Global economy grinds to a halt when air traffic stops

In April 2010, Iceland’s Eyjafjallajokull volcano erupted with an ash plume that rose over three kilometres, and pushed by winds, blew across much of Europe’s airspace. The Icelandic cone-shaped volcano had caused a week-long disruption of air traffic in Europe, and resulted in more than 10mn passengers getting affected, 100,000 flights cancelled, and a cost exceeding $5bn to the global economy. Total disruption at its peak meant nearly a third of total global air traffic capacity was thrown out of gear. In addition to direct revenue losses, airlines were likely to have faced higher costs too, including passengers’ re-accommodation, flight diversions and cancellations.


International trade got severely disrupted as a result of flight restrictions in the aftermath of the volcanic ash eruption.  The incident proved to us what modern life would be like without air transport! The growing availability of affordable air travel has considerably widened aviation’s role in our society.Air travel is no longer a luxury commodity.  The air transport industry has not only underpinned wealth creation in the developed world, but has also brought enormous benefits to developing economies by unlocking their potential for trade and tourism. The aviation industry supports an estimated $2.7tn (3.6%) of the world’s gross domestic product (GDP). 


The world’s airlines carry over four billion passengers a year and nearly 62mn tonnes of freight. Providing these services generates 10.2mn direct jobs within the air transport industry and contributes $704.4bn to global GDP. Compared with the GDP contribution of other key sectors, the global air transport industry is larger than both the automobile manufacturing sector and the pharmaceutical manufacturing industry.  In fact, if air transport were a country, its GDP would rank it 20th in the world, similar to that of Switzerland or Argentina. Aviation provides the only rapid worldwide transportation network, which makes it essential for global business. It generates economic growth, creates jobs, and facilitates international trade and tourism.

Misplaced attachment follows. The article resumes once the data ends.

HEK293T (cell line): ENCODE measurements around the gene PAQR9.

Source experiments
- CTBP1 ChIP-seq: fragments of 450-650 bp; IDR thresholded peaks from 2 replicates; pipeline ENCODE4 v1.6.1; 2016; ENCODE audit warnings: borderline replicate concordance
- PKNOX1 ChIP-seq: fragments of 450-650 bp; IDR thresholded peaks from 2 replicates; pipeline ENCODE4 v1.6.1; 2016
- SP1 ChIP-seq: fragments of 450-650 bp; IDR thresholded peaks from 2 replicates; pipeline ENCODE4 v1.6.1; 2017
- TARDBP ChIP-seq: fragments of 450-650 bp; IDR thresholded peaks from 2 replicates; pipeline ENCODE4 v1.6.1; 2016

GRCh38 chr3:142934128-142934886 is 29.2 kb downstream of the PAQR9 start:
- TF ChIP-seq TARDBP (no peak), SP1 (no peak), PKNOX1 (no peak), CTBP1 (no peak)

Singapore

An aerial photo shows smoke rising from the volcano under a glacier in the Eyjafjallajokull region of Iceland, on April 14, 2010. The volcano had caused a week-long disruption of air traffic in Europe, and resulted in more than 10mn passengers getting affected, 100,000 flights cancelled, and a cost exceeding $5bn to the global economy.

Nearly 25% of all companies’ sales are dependent on air transport. More than 70% of businesses report that serving a bigger market is a key benefit of using air services, according to International Civil Aviation Organisation (ICAO). Undoubtedly, air transport is an important enabler to achieving economic growth and development. Air transport facilitates integration into the global economy and provides vital connectivity on a national, regional, and international scale. It helps generate trade, promote tourism, and create employment opportunities. Any disruption to global air transport means global economic growth and development will be curtailed.